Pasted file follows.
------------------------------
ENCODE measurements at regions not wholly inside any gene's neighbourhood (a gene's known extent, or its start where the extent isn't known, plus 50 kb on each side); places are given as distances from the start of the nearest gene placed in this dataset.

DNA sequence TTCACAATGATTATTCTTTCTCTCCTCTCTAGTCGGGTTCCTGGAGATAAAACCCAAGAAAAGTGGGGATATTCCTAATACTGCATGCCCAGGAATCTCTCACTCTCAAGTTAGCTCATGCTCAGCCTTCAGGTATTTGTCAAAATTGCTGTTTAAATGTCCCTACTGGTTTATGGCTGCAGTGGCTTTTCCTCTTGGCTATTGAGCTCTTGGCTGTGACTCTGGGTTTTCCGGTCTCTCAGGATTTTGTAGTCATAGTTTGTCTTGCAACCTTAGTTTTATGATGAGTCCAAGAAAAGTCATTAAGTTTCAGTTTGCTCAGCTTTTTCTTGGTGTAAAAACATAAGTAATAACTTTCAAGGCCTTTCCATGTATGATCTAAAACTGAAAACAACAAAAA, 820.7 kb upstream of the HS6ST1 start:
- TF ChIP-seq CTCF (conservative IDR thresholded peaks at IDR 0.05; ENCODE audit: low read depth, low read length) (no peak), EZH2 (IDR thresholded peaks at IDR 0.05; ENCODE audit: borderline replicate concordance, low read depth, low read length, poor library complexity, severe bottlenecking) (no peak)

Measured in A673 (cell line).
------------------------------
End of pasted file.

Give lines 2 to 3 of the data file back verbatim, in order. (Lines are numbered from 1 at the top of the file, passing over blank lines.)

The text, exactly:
DNA sequence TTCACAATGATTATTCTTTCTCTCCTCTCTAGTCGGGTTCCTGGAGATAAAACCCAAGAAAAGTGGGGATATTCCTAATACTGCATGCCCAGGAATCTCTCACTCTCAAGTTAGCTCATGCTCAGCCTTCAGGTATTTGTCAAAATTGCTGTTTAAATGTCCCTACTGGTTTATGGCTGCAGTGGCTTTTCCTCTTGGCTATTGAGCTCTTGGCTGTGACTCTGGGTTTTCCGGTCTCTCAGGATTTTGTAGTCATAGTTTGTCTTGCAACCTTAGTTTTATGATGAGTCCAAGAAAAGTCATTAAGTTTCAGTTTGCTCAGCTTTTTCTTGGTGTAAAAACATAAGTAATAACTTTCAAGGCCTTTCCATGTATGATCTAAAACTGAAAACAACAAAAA, 820.7 kb upstream of the HS6ST1 start:
- TF ChIP-seq CTCF (conservative IDR thresholded peaks at IDR 0.05; ENCODE audit: low read depth, low read length) (no peak), EZH2 (IDR thresholded peaks at IDR 0.05; ENCODE audit: borderline replicate concordance, low read depth, low read length, poor library complexity, severe bottlenecking) (no peak)